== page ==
WASHINGTON — By Wednesday evening, it had become "Ron" and "Mikhail," two husbands getting a laugh out of playing a little trick on their tardy wives.
The session in the Oval Office ran late, so President Reagan offered to give Soviet leader Mikhail S. Gorbachev a lift to the State Department to meet his wife, Raisa. When the leaders of the world's most powerful nations got there, however, "We found out that Nancy and Raisa were having coffee together, and they were late," Reagan later recalled.
"So when we stood down there . . . waiting for them to come down, I suggested something to him and we both did it--that when finally they came around and through the door, he and I were both looking at our watches.
"We got a laugh."
Ronald Wilson Reagan, the President who came into office saying Communists "reserve unto themselves the right to commit any crime, to lie, to cheat," and Mikhail Sergeyevich Gorbachev, who has been winning Communist Party honors since he was a teen-ager, are now on a first-name basis.
And their improving personal relationship is allowing the superpower leaders to explore some of the sensitive points dividing their countries more frankly and more safely, White House aides said. Because they know and like each other better, Reagan and Gorbachev are now able to press their points vigorously but avoid going too far and endangering the overall dialogue.
"They feel they know each other well enough to know the flash points between deep concern and anger, and they can talk candidly without it erupting into dangerous anger," said one senior American official.
As portrayed by senior aides, the mood at the Washington summit is substantially warmer than the formal cordiality of Geneva in 1985 and a far cry from the animosity that marked the two leaders' 1986 summit in Reykjavik, Iceland.
Gaps Still Exist
White House officials conceded Wednesday that the two did not, as a result of their improving personal rapport, bridge any of the wide gaps separating the United States and the Kremlin on such crucial issues as the Soviet military role in Afghanistan or the Persian Gulf--two key topics discussed at their meeting Wednesday. Nor does it preclude a damaging setback if substantive problems develop down the road.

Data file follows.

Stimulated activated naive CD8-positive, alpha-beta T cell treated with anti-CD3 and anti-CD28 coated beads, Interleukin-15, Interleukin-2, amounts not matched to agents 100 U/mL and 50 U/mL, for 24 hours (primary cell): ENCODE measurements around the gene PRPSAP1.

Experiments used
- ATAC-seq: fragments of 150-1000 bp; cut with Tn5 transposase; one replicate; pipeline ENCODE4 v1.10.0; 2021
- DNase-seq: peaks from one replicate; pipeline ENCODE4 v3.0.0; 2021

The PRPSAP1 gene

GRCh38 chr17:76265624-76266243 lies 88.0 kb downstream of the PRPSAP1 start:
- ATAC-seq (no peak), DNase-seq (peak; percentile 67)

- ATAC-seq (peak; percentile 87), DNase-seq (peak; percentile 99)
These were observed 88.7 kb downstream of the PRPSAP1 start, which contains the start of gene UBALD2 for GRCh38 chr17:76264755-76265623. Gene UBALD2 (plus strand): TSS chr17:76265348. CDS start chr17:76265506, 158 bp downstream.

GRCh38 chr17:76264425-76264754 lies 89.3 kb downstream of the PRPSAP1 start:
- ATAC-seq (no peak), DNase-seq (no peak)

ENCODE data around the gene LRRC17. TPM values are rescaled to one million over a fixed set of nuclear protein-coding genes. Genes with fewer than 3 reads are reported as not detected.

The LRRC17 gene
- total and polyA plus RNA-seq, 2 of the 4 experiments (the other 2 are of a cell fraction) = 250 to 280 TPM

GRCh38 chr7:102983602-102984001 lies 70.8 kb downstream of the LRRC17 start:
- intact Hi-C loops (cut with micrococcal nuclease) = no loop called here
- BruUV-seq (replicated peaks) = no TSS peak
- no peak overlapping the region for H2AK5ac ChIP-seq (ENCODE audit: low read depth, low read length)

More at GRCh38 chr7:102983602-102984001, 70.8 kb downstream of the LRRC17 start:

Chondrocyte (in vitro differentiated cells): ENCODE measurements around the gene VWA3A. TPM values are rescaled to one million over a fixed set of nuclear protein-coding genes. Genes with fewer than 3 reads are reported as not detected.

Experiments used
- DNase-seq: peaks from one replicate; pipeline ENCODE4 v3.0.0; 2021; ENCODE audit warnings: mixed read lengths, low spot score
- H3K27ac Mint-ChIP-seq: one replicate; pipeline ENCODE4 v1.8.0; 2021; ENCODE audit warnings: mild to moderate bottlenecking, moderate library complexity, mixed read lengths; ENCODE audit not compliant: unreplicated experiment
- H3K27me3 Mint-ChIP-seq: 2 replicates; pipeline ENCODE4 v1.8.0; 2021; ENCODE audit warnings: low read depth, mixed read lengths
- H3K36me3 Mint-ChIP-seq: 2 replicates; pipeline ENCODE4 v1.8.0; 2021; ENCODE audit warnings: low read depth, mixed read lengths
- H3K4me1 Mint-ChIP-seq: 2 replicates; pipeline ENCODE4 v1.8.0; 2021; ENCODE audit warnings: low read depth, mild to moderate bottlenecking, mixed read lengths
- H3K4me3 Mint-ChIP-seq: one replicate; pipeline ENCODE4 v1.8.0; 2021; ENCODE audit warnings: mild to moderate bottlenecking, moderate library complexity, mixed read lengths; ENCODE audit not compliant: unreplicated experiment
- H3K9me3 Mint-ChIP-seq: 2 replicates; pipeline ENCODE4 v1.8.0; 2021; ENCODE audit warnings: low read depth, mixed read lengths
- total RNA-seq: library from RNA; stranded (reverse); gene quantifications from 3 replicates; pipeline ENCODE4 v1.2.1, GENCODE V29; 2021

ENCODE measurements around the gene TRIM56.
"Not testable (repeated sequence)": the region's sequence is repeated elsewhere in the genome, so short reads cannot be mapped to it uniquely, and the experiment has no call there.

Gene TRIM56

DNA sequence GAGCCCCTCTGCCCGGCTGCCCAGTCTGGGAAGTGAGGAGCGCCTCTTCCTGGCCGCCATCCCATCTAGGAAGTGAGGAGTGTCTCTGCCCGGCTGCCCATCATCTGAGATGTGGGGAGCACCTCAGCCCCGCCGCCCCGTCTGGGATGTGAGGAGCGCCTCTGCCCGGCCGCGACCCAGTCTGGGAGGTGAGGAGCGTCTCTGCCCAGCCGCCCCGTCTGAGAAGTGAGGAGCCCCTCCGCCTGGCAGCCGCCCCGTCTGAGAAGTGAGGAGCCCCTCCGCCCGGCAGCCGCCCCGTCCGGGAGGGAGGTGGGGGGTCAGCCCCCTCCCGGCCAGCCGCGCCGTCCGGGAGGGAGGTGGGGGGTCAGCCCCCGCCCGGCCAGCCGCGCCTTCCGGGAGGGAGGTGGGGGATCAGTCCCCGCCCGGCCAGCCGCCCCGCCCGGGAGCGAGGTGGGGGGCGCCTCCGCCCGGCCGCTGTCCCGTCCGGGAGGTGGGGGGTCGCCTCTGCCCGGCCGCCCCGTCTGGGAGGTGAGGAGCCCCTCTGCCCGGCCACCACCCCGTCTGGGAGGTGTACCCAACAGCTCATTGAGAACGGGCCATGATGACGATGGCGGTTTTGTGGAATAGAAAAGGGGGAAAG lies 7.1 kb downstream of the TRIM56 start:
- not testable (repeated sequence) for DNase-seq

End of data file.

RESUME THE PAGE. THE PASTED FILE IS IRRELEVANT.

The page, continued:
Until Tuesday afternoon, when they signed a treaty eliminating the superpowers' medium-range nuclear weapons arsenals, Reagan and Gorbachev had used formal forms of address: "Mr. General Secretary" and "Mr. President."
That changed in a quiet moment after the ceremony when Reagan said to Gorbachev, "in working situations, my name is Ron."
"My name is Mikhail," Gorbachev replied.
"Maybe, in private session, we can go by first names," Reagan responded.
And so it has gone, with evidence accumulating steadily through their two days of meetings that the Ron-and-Mikhail Show has been a considerably friendlier affair than its predecessors:
-- When Gorbachev's Zil limousine pulled up the curved driveway of the White House on Wednesday morning at 10:30, there was Reagan, waiting for him outdoors rather than in the Oval Office. The two walked together up a stone path to the President's office.
-- After five waves of reporters and photographers had departed from the Oval Office, recording the relaxed scene as the two men sat in armchairs facing a crackling fire, the President--in what spokesman Marlin Fitzwater said was an "essentially spontaneous" gesture--suggested that the two adjourn to his private study nearby, accompanied only by translators but without note takers--enhancing the intimacy of the meeting.
A senior White House official said that the personal chemistry of Reagan and Gorbachev is valuable, even in the hard-edged world of superpower negotiations. In this view, the sort of warm personal relationship portrayed by both Fitzwater and Soviet Foreign Ministry spokesman Gennady I. Gerasimov can ease tensions even as the two explore contentious issues.
"They have a very comfortable relationship with each other on a personal basis that allows them to be tough in a policy and political basis," the White House official said, speaking on the condition that he not be identified.
Marshall Shulman, a professor emeritus of international relations at Columbia University and a former special State Department adviser on Soviet affairs during the Carter Administration, said such personal relationships matter in superpower diplomacy, "particularly with these two men."
Doesn't Fit Stereotype
"Each has a rather personal style of policy-making," he said. "Especially with the President, a great deal depends on his personal estimate of the man."
The personal rapport that appears to have been established, he said, demonstrates that "Gorbachev doesn't fit the President's earlier stereotype of Soviet leaders. What seems to have struck him in Gorbachev is a new-style Soviet leader. That impression is a positive factor in the negotiations."
Referring to the Reykjavik summit and the Geneva summit 11 months earlier, Shulman said Gorbachev "clearly has learned the lesson of earlier experiences."
According to Shulman, the two "set each other off--they both got a little combative" in Geneva. But even at the time, Administration officials said that that summit allowed the leaders to break the ice of a five-year freeze in U.S.-Soviet relations and begin to establish a personal relationship.
But much of that progress was washed away in the flood of bad feelings that resulted when Gorbachev pressed Reagan to accept limits on the Strategic Defense Initiative in Reykjavik and the President refused.
"Now, they've learned what to press and what not to press," Shulman said.